The uncertainty of our economy right now, coupled with increased mortgage rates, have some consumers wondering if the housing market is beginning to cool down. While it’s true that mortgage interest rates have increased, this hasn’t stalled the purchasing of homes. We’re comparing our current market with the Great Recession, showing that interest fluctuations don’t necessarily hinder home sales.

Current State of the US Economy

As of August 2022, the US economy is still in a bull market. Wall Street uses the term bull market to characterize broad and sustained trends in asset prices. The US stock market has rebounded in recent weeks thanks to better-than-predicted corporate earnings and improved confidence in the government’s handling of inflation. Both the Nasdaq and S&P indexes have improved from recent lows in June.

The Great Recession: 2007-2009

Many financial experts are taking a close look at how our current economy compares to that of the Great Recession. This period of decline, between 2007 and 2009, was considered one of the most severe economic meltdowns since the Great Depression. What led to the Great Recession? It was the bursting of the US housing bubble in 2005, followed by a series of vulnerabilities in the US financial system. When housing prices fell and homeowners abandoned their mortgages, the value of mortgage-backed securities also declined, and some banking systems started to collapse. The banks were then unable to invest in US businesses. Following a series of bank bailouts, the Great Recession ended in June 2009 and the US economy righted itself.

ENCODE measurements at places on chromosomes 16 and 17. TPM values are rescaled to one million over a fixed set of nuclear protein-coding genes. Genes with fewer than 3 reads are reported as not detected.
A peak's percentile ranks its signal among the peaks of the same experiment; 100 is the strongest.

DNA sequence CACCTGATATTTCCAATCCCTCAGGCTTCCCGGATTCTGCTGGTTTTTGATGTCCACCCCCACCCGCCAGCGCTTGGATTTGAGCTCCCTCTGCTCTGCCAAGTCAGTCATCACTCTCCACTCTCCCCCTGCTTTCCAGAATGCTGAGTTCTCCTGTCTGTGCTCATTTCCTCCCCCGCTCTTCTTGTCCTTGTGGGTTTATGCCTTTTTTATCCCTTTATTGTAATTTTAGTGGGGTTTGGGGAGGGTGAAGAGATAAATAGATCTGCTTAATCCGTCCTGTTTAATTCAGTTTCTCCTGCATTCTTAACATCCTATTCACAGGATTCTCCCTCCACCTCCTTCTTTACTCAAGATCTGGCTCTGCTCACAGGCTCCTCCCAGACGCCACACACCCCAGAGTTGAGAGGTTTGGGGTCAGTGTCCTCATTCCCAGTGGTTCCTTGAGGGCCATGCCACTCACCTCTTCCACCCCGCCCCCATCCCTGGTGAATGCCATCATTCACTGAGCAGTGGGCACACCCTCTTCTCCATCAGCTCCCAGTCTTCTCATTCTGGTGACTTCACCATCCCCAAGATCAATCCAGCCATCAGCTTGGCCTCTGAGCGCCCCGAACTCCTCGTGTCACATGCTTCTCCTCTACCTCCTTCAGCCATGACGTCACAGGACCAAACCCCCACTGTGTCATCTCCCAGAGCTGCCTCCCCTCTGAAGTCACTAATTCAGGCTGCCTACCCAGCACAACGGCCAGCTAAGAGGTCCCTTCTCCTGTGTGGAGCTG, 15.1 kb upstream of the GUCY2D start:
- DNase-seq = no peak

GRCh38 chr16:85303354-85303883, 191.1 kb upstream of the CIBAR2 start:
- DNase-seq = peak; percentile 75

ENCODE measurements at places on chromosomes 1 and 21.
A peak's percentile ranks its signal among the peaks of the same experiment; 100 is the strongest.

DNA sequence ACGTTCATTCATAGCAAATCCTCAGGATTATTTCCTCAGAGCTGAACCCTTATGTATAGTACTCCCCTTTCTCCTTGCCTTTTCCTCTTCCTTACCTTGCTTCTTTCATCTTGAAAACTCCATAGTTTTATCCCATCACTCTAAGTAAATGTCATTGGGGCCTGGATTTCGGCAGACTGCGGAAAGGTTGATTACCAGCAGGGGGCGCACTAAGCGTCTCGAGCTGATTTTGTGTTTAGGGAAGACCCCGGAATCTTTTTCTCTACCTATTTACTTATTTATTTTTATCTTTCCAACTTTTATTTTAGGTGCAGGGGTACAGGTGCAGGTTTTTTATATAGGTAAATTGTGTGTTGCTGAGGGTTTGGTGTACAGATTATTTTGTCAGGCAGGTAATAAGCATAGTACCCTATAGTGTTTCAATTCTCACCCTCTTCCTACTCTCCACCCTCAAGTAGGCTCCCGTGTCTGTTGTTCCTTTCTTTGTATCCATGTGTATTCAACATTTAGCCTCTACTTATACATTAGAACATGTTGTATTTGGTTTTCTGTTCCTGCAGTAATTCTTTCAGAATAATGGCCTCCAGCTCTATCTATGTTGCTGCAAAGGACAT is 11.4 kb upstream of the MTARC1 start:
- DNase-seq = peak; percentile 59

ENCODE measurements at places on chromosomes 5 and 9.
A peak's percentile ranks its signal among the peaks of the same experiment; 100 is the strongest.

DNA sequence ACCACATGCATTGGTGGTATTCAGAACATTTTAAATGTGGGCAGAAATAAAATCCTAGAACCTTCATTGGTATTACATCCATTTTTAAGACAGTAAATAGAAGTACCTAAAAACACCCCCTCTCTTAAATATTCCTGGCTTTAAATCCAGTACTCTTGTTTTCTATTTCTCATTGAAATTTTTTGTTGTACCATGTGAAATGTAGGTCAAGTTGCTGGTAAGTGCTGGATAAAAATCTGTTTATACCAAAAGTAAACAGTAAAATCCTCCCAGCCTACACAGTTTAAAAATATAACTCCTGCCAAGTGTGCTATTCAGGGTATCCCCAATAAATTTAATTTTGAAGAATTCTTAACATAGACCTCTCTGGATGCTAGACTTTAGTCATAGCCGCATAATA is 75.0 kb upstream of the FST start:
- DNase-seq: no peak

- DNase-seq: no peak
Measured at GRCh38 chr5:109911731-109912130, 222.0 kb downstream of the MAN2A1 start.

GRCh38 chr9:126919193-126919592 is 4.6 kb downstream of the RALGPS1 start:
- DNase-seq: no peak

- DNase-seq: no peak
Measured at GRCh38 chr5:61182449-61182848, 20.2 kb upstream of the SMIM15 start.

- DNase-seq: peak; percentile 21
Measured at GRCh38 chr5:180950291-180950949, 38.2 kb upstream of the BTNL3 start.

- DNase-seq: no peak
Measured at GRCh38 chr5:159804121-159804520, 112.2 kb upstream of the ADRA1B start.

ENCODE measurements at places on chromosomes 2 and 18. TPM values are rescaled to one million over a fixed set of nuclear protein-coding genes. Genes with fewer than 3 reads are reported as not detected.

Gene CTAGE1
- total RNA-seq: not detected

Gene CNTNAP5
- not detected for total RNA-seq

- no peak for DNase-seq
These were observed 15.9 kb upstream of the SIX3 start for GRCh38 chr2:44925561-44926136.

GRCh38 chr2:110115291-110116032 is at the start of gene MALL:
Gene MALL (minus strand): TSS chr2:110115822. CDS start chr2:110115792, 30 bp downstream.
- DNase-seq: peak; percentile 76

Mortgage Rates During the Great Recession

While the prices of homes fell in 2005, causing some financially-strapped homeowners to default on their loans, people in the US were still buying homes. Between 2005 and 2009, the mortgage rates increased from 5.87% for an average 30-year rate (2005), to a high of 6.41% (2006), and then back down to 5.04% (2009). While the housing sector slowed, as consumers focused on paying debts rather than purchasing new homes, the mortgage rates fell between the start and end of the Great Recession. When consumers were ready to start purchasing homes again, the rates had also improved.

Current US Mortgage Rates

In 2022, US mortgage rates spiked due to higher benchmark rates, sharp inflation increases, and a drawback on mortgage stimulus by the Federal Reserve. The average 30-year rate jumped from 3.76% in March 2022 to 5.81% in June. However, those numbers are starting to level out once again. Home purchases are down nationally, as inventory remains tight and homes are still commanding the full list price. But financial experts predict that buyers will soon encounter a more balanced market as competition for homes decreases and fewer consumers are applying for home loans. As of mid-August, the average 30-year mortgage rate is 5.66%, already down from June’s numbers.

Despite concerns about the immediate future of the US economy, today’s mortgage rates are still below average from a historical perspective. According to Freddie Mac, between 1971 and 2022, the 30-year fixed rate mortgage averaged 7.77%. That means, our current rates are still lower and more affordable compared to historical mortgage rates.

Have Questions? Contact Brian M. Douglas & Associates

While every bull market is different, and it’s unclear exactly how long until the market recovers, it’s important to point out that consumer spending has improved, manufacturing numbers are up, unemployment is down, and payrolls are healthy. The Federal Reserve is tackling inflation rates and working to stabilize the economy. As the market steadies, so too will the mortgage rates.

If you have questions about the current economy and how it may impact your estate plan or investments in property, please reach out to Brian M. Douglas & Associates. We’re always happy to help. You can reach us at (770) 933-9009 or our online contact page.